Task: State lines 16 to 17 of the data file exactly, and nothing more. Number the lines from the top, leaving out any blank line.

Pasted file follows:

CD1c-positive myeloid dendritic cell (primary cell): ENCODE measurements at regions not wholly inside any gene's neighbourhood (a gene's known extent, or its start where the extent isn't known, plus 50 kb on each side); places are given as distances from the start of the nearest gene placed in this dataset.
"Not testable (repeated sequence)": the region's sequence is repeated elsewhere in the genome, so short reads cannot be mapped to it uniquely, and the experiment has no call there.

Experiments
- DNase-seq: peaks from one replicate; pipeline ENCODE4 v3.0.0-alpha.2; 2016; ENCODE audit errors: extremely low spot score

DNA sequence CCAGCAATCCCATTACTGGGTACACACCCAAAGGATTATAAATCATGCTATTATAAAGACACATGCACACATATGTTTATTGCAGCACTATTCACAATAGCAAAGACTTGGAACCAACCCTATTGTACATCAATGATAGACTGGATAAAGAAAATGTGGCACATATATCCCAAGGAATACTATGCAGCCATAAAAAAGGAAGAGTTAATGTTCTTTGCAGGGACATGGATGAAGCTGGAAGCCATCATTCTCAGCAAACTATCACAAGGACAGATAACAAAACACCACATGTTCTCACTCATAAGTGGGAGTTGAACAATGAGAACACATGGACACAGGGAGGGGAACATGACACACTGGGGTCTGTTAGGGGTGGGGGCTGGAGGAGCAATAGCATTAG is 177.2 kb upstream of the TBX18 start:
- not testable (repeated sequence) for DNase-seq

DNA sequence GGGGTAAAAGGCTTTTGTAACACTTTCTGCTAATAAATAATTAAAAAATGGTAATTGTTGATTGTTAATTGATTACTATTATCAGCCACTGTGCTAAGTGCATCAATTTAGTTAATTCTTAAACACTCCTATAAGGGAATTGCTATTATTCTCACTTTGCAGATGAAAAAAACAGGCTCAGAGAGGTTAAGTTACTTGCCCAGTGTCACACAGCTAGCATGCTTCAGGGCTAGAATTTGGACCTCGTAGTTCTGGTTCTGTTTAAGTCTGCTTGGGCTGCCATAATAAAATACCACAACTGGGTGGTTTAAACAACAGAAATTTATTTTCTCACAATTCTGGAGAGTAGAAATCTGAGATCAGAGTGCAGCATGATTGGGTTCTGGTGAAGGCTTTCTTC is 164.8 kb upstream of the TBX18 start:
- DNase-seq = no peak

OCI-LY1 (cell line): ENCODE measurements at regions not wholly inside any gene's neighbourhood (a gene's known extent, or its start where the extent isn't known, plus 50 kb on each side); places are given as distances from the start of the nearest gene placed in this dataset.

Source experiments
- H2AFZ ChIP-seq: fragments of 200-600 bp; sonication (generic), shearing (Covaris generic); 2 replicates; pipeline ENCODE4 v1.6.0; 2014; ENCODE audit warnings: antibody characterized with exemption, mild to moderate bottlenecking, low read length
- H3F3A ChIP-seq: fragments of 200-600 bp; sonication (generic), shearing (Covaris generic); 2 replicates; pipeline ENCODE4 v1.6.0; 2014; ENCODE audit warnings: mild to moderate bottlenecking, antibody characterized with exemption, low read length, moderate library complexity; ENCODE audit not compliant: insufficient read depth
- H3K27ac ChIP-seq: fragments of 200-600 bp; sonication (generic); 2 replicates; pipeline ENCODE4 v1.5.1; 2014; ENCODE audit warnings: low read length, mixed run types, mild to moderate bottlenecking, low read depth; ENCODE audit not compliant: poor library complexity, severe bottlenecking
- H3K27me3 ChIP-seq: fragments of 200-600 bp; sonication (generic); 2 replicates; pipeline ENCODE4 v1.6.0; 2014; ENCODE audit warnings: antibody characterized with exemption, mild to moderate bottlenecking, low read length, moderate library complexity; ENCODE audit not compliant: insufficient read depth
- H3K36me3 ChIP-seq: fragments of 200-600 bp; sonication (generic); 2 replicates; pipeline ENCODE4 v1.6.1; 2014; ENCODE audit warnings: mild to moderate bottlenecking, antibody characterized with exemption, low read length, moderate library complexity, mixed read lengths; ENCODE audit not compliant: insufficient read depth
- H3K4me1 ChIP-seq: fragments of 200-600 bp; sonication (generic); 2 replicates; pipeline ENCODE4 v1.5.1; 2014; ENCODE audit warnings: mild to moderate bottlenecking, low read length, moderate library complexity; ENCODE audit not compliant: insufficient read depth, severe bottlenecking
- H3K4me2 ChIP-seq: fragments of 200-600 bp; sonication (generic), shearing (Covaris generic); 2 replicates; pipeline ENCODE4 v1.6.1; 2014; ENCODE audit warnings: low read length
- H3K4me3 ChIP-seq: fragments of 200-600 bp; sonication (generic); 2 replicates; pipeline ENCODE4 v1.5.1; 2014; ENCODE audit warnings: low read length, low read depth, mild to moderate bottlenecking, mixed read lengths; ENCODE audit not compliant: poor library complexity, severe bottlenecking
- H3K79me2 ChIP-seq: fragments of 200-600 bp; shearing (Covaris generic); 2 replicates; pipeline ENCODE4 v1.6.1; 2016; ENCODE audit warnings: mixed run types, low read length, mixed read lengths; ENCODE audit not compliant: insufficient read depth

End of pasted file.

- H3K4me1 ChIP-seq: fragments of 200-600 bp; sonication (generic); 2 replicates; pipeline ENCODE4 v1.5.1; 2014; ENCODE audit warnings: mild to moderate bottlenecking, low read length, moderate library complexity; ENCODE audit not compliant: insufficient read depth, severe bottlenecking
- H3K4me2 ChIP-seq: fragments of 200-600 bp; sonication (generic), shearing (Covaris generic); 2 replicates; pipeline ENCODE4 v1.6.1; 2014; ENCODE audit warnings: low read length